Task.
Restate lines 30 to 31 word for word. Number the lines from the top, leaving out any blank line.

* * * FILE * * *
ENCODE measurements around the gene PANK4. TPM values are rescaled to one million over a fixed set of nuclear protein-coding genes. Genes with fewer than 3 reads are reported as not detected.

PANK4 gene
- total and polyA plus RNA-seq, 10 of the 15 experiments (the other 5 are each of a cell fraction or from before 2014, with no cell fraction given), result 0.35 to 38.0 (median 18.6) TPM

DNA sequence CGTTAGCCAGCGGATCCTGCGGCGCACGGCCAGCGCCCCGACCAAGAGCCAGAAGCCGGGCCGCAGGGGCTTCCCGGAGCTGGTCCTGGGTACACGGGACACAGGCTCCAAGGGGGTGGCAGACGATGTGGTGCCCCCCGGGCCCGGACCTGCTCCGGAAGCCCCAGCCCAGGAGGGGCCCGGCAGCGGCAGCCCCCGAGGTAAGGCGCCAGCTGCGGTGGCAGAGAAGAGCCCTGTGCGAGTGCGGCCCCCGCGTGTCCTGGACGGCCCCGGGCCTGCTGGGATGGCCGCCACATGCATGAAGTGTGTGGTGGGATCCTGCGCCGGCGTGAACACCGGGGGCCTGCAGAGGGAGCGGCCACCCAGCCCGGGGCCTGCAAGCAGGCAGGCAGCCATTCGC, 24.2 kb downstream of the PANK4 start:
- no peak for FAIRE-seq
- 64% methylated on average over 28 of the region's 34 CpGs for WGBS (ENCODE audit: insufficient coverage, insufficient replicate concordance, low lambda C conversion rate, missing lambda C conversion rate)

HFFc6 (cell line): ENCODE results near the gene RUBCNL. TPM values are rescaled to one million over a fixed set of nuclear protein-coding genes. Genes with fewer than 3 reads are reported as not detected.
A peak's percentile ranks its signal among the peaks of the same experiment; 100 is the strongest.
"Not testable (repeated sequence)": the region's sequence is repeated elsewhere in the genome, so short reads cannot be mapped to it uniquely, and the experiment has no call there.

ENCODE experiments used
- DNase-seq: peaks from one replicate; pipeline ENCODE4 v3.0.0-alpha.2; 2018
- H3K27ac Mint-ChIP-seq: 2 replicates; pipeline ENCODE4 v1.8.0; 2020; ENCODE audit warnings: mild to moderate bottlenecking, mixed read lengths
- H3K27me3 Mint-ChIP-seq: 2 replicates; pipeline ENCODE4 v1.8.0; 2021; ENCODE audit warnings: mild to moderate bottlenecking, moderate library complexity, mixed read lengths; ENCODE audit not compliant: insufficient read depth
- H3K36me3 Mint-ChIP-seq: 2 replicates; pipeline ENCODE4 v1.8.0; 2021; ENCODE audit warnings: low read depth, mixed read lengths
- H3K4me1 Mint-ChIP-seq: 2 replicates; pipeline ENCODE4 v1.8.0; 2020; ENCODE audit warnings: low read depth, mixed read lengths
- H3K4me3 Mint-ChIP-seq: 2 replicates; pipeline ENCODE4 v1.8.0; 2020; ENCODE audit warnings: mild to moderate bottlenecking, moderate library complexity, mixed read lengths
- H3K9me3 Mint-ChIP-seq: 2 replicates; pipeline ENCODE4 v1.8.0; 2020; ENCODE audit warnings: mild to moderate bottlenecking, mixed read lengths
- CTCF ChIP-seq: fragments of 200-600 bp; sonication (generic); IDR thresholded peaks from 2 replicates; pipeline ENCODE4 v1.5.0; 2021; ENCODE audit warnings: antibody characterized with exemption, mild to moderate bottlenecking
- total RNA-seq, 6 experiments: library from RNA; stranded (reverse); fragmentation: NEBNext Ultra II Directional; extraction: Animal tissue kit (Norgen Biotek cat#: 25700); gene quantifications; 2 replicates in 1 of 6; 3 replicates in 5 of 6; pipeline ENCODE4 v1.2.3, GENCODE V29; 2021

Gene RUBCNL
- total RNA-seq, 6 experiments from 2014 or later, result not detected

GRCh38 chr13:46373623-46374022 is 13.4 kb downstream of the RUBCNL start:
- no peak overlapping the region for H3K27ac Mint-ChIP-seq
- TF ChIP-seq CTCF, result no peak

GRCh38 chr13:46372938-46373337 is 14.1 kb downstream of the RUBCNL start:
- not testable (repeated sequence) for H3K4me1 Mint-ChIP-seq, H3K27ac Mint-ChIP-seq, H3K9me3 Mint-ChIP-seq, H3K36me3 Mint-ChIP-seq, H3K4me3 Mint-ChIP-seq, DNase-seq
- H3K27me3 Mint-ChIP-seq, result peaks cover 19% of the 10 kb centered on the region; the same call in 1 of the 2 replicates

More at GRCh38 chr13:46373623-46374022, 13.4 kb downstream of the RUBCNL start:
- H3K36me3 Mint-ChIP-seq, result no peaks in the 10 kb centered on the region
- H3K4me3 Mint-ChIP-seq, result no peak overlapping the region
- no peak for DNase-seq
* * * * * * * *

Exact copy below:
- H3K4me3 Mint-ChIP-seq, result no peak overlapping the region
- no peak for DNase-seq